• by email request to pirsa.aquaculture@sa.gov.au
  • by phone request to (08) 8207 5333
  • from PIRSA Fisheries and Aquaculture, 2 Hamra Avenue, West Beach

Have your say by:

  • taking our survey below and telling us what you think of the proposed changes
  • register for an upcoming public briefing. More detail and registration through eventbrite, is available in the Key Dates section on the right-hand side of this page. Please contact pirsa.aquaculture@sa.gov.au if you require more information.

What are the next steps?

We will consider your feedback to finalise the draft Aquaculture (Zones – Lower Eyre Peninsula) Policy 2022 and provide a Submission Response Document that will be available on this site.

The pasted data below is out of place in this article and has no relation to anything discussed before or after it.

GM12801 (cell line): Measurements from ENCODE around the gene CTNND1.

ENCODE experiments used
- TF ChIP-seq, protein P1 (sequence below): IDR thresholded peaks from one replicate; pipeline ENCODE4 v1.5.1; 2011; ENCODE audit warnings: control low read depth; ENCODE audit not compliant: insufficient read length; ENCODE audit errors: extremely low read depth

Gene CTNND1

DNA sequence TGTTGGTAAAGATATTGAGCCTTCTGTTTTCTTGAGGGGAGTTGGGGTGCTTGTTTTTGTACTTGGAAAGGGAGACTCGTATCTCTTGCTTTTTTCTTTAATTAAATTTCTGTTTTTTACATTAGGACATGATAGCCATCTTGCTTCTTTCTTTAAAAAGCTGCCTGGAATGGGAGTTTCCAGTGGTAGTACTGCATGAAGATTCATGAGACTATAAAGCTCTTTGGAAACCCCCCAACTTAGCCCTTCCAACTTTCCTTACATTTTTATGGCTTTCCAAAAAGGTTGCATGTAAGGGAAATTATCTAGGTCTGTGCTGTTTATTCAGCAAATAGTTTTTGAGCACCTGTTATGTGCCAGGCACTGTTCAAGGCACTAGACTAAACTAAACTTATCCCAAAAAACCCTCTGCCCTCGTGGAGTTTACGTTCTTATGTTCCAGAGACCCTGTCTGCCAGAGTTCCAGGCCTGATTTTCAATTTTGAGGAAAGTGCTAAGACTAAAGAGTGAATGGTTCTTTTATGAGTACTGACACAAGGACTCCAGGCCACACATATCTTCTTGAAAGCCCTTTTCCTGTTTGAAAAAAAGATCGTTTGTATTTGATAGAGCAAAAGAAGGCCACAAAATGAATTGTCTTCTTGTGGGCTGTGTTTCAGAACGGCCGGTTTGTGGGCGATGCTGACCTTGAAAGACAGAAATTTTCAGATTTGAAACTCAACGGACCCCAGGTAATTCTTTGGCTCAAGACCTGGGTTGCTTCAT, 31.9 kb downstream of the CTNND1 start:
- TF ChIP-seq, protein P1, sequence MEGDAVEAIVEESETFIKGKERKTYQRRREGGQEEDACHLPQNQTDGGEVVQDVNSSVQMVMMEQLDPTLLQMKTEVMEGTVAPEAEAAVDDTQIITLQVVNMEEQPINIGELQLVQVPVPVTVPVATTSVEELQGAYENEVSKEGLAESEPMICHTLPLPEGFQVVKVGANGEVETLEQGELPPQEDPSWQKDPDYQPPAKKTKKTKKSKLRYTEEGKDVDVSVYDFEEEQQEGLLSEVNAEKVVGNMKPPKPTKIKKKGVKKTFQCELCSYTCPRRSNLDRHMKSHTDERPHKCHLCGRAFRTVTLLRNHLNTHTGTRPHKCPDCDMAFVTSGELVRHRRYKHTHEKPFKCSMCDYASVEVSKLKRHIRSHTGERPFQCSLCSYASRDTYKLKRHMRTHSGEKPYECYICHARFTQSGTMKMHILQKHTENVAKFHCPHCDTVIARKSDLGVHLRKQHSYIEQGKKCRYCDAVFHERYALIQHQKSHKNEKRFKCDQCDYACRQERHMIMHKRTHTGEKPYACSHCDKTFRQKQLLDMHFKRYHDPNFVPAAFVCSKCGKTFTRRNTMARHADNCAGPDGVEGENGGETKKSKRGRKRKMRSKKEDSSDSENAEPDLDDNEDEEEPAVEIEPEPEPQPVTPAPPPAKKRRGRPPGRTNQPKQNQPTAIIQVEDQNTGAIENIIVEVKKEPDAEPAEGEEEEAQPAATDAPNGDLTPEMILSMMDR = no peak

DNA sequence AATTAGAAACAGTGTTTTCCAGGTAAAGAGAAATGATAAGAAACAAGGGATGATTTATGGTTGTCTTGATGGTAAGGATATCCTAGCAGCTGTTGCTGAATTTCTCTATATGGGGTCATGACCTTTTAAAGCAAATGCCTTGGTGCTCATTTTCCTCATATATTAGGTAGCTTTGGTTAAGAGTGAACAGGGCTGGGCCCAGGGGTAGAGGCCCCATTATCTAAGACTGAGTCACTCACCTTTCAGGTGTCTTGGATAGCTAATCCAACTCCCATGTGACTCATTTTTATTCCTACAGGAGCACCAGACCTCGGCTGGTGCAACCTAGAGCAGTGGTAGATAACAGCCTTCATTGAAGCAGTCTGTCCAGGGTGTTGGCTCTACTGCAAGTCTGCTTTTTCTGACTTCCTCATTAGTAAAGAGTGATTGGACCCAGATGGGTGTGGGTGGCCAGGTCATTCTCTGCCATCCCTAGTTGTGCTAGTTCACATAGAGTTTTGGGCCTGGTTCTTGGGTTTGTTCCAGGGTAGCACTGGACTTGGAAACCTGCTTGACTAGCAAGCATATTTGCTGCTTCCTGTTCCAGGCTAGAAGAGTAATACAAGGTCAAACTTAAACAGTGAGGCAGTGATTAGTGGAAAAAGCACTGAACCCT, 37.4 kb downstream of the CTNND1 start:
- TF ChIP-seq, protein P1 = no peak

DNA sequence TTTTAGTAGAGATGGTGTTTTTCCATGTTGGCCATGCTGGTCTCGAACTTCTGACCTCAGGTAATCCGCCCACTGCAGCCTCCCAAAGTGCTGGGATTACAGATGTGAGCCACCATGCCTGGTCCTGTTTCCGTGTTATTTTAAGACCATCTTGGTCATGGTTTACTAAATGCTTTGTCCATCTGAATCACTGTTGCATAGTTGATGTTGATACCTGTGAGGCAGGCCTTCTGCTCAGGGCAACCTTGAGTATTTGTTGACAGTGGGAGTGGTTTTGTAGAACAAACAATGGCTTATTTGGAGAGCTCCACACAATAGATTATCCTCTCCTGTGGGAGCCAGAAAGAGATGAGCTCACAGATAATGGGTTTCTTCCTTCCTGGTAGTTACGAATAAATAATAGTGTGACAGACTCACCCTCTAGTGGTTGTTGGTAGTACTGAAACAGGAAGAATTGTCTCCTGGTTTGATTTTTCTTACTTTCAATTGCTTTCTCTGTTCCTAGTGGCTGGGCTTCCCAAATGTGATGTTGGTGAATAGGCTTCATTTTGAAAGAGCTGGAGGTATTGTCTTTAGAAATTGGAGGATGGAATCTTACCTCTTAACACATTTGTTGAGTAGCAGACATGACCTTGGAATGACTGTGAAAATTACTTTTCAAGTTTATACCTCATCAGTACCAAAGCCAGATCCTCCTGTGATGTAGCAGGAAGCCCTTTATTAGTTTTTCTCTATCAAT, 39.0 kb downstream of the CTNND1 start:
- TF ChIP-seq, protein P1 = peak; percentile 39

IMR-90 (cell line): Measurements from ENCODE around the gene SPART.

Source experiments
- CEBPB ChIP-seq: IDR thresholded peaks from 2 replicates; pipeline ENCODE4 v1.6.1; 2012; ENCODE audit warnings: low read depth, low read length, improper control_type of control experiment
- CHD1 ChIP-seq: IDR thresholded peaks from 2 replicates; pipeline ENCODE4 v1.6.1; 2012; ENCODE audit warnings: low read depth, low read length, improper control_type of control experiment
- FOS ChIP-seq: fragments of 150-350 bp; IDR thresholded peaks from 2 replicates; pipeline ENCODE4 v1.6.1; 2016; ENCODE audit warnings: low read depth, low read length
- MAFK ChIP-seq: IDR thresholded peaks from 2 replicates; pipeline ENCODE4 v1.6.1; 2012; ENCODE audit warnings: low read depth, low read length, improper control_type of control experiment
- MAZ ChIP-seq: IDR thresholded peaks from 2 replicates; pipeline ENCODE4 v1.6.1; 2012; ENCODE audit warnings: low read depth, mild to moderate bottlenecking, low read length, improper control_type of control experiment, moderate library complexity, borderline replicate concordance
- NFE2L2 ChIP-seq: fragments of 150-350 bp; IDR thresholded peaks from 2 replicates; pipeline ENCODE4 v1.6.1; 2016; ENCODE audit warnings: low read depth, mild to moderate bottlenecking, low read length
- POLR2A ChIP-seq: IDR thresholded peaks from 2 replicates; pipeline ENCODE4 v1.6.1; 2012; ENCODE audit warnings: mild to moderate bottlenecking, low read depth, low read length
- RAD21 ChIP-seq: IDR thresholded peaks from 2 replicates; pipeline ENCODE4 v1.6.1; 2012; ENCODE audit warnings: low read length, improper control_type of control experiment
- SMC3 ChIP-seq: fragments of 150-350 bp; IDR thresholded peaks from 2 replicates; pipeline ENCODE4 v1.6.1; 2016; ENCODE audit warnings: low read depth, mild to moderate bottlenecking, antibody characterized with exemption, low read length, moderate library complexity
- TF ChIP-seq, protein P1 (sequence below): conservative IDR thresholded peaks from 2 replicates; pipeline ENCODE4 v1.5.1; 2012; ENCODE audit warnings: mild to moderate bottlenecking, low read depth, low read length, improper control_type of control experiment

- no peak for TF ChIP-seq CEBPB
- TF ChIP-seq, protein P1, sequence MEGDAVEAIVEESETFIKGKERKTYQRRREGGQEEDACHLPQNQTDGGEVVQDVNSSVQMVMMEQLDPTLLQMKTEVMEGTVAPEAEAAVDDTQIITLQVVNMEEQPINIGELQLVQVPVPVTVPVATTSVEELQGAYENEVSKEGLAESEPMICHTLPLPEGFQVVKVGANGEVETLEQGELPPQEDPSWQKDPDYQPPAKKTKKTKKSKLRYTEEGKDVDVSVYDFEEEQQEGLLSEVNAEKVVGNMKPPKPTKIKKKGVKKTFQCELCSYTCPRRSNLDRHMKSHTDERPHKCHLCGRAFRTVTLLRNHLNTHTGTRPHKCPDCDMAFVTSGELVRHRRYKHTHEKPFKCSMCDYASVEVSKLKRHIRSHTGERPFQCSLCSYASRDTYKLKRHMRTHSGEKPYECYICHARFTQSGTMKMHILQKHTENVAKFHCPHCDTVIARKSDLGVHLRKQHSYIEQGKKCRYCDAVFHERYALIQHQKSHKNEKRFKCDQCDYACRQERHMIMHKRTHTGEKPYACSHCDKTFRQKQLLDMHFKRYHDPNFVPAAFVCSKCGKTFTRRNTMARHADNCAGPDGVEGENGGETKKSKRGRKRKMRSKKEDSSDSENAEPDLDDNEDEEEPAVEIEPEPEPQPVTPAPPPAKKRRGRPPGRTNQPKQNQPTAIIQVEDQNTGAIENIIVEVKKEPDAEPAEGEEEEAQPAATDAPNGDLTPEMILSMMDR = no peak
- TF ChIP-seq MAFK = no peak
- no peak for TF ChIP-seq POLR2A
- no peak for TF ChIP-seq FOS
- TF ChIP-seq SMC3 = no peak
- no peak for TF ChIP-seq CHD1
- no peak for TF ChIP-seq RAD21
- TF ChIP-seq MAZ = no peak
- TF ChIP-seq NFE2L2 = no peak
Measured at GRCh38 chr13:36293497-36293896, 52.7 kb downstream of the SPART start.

It is expected the final policy will be released in 2023 and will be available on this page and the PIRSA website.

Have your say on the proposed Draft Aquaculture (Zones – Lower Eyre Peninsula) Policy 2022 to support the sustainable growth of aquaculture in South Australia.

What's being decided?

The Department of Primary Industries and Regions (PIRSA) wants to hear from you about the proposed Draft Aquaculture (Zones – Lower Eyre Peninsula) Policy 2022.

The Draft Policy has been prepared following a review of the current Aquaculture (Zones – Lower Eyre Peninsula) Policy 2013 to support the sustainable growth of aquaculture for both the existing established aquaculture sectors (i.e. wild-caught tuna, finfish, mussels, oysters and abalone) and the emerging sectors, such as algae (i.e. seaweed). It aims to make sure the zone policy stays relevant and appropriate in relation to the latest science and industry developments, and maximises benefits to the community from the State’s aquaculture resources.